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Splenomegaly

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Last Update: May 6, 2019.

Introduction

Splenomegaly is defined as enlargement of the spleen measured by size or weight. The spleen plays a significant role in hematopoiesis and immunosurveillance. The major functions of the spleen include clearance of abnormal erythrocytes, removal of microorganisms and antigens as well as the synthesis of immunoglobulin G (IgG).  The spleen also synthesizes the immune system peptides properdin and tuftsin. Also, approximately one-third of circulating platelets are stored in the spleen. The normal position of the spleen is within the peritoneal cavity in the left upper quadrant adjacent to ribs nine through 12. The normal sized spleen abuts the stomach, colon, and left kidney  A normally sized spleen measures up to 11 cm in craniocaudal length.  A length of 11 cm to 20 cm indicates splenomegaly, and a length greater than 20 cm is definitive of massive splenomegaly. The normal weight of the adult spleen is 70 g to 200 g, spleen weight of 400 g to 500 g indicates splenomegaly and spleen weight greater than 1000 g is definitive of massive splenomegaly. The normal sized spleen is usually not palpable in adults. However, it may be palpable due to variations in body habitus and chest wall anatomy. Splenomegaly may be diagnosed clinically or radiographically using ultrasound, CT imaging, or MRI.  Splenomegaly may be a transient condition due to acute illness or may be due to serious underlying acute or chronic pathology.[1][2][3]

Etiology

The most common causes of splenomegaly include:

  • Liver disease (cirrhosis, hepatitis)
  • Acute or chronic infection (bacterial endocarditis, infectious mononucleosis, HIV, malaria, tuberculosis, histiocytosis)
  • Hematologic malignancy (lymphomas, leukemias, myeloproliferative disorders)
  • Congestion (splenic vein thrombosis, portal hypertension, congestive heart failure)
  • Inflammation (sarcoidosis, lupus, rheumatoid arthritis, systemic lupus)
  • Splenic sequestration (pediatric sickle cell, hemolytic anemias, thalassemias)
  • Other (metastases, abscess, trauma, hemangiomas, rare drug reactions (RhoGam), cysts, Gaucher Disease, Niemann-Pick disease)

The mechanism underlying splenic enlargement varies based on the etiology. In the case of acute infectious illness, the spleen performs increased work in clearing antigens and producing antibodies and increases the number of reticuloendothelial cells contained within the spleen. These increased immune functions may result in splenic hyperplasia. In the case of liver disease and congestion, underlying illness causes increased venous pressure causing congestive splenomegaly. Extramedullary hematopoiesis exhibited in myeloproliferative disorders can lead to splenic enlargement (infiltrative splenomegaly).[4][5]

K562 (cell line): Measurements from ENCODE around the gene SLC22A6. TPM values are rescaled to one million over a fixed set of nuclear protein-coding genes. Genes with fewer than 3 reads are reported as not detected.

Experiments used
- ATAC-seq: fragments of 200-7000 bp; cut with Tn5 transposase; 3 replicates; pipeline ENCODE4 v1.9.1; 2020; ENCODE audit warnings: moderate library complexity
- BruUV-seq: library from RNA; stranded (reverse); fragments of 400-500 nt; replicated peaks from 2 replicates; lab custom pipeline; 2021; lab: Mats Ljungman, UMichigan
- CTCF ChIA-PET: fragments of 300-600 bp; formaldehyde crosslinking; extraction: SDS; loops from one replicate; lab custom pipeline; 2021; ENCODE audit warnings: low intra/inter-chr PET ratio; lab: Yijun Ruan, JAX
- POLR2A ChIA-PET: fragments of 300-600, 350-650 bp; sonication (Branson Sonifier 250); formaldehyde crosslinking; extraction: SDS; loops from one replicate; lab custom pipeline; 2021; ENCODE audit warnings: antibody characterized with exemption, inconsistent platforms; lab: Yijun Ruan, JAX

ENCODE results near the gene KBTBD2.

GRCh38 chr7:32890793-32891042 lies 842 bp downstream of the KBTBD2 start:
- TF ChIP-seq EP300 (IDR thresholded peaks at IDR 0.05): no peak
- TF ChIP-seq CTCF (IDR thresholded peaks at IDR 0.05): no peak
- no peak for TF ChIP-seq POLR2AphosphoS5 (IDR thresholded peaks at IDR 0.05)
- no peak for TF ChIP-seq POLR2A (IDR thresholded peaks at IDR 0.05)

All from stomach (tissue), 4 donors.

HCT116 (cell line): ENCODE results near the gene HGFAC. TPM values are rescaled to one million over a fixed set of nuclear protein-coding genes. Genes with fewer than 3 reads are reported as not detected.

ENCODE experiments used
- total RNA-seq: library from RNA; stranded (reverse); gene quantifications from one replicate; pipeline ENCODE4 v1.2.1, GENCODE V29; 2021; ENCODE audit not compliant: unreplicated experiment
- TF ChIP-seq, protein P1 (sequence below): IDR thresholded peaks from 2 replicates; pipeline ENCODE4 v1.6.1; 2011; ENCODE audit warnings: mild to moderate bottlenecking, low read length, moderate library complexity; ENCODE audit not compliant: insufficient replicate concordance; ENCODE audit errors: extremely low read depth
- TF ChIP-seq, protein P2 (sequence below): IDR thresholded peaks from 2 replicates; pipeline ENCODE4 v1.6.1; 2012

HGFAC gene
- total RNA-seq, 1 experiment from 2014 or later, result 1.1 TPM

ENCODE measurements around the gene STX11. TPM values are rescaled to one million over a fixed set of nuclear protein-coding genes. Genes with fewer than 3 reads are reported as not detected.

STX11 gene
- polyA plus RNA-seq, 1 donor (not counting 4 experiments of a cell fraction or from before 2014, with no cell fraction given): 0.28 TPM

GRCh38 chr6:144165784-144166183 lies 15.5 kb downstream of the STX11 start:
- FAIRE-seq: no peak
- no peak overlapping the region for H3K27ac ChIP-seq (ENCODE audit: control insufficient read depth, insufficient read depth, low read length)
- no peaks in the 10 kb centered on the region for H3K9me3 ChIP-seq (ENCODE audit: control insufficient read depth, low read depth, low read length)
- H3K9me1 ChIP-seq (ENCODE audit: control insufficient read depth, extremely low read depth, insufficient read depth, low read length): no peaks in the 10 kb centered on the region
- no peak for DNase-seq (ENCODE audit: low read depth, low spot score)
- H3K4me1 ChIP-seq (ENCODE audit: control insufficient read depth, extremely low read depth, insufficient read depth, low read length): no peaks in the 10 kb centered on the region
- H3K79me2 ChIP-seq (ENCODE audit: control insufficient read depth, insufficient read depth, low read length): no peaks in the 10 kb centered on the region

Splenic sequestration crisis (SSC) is a life-threatening illness common in pediatric patients with homozygous sickle cell disease and beta thalassemia. Up to 30% of these children may develop SSC with a mortality rate of up to 15%. This crisis occurs when splenic vaso-occlusion causes a large percentage of total blood volume to become trapped within the spleen. Clinical signs include severe, rapid drop in hemoglobin leading to hypovolemic shock and death. Pediatric patients with sickle cell disease and beta thalassemia experience multiple splenic infarcts, resulting in splenic fibrosis and scarring. Over time, this leads to a small, auto infarcted spleen typically by the time patients reach adulthood. Splenic sequestration crisis can only occur in functioning spleens which may be why this crisis is rarely seen in adults. However, late adolescent or adult patients in this group who maintain splenic function may develop splenic sequestration crisis.

Epidemiology

Splenomegaly is a rare condition, with an estimated prevalence of approximately 2% of the total United States population. In adults, there has been no reported predominance in prevalence based on ethnicity, gender, or age.

Pathophysiology

Splenomegaly can be classified based on its pathophysiologic mechanism: 

  • Congestive, by pooled blood (e.g., portal hypertension)
  • Infiltrative, by invasion by cells foreign to the splenic environment (e.g., metastases, myeloid neoplasms, lipid storage diseases)
  • Immune, by an increase in immunologic activity and subsequent hyperplasia (e.g., endocarditis, sarcoidosis, rheumatoid arthritis)
  • Neoplastic, when resident immune cells originate a neoplasm (e.g., lymphoma).

History and Physical

The most common physical symptom associated with splenomegaly is vague abdominal discomfort. Patients may complain of pain in the left upper abdomen or referred pain in the left shoulder. Abdominal bloating, distended abdomen, anorexia, and/or early satiety may also occur. Commonly, patients will present with symptoms due to the underlying illness causing splenomegaly. Constitutional symptoms such as weakness, weight loss, and night sweats suggest malignant illness. Patients with splenomegaly due to acute infection may present with fever, rigors, generalized malaise, or focal infectious symptoms. Patients with underlying liver disease may present with symptoms related to alcohol abuse or hepatitis. Symptoms of anemia (lightheadedness, dyspnea, or exertion), easy bruising, bleeding, or petechiae may indicate splenomegaly due to underlying hemolytic process.

Physical examination of the spleen is performed with the patient in supine and right lateral decubitus position with neck, hips, and knees flexed. This positioning relaxes abdominal wall musculature and rotates the spleen to a more anteriorly. Light fingertip pressure is applied below the left costal margin during deep inspiration. The examiner may feel the rounded edge of the spleen pass underneath the fingertips at maximum inspiration and then received with expiration. The exam is abnormal if the spleen is palpated more than 2 cm below the costal margin. In massive splenomegaly, the spleen may be palpated deep into the abdomen, crossing the midline of the abdomen and may even extend into the pelvis. Studies have shown that normal sized spleens may be palpable in approximately 3% of adults.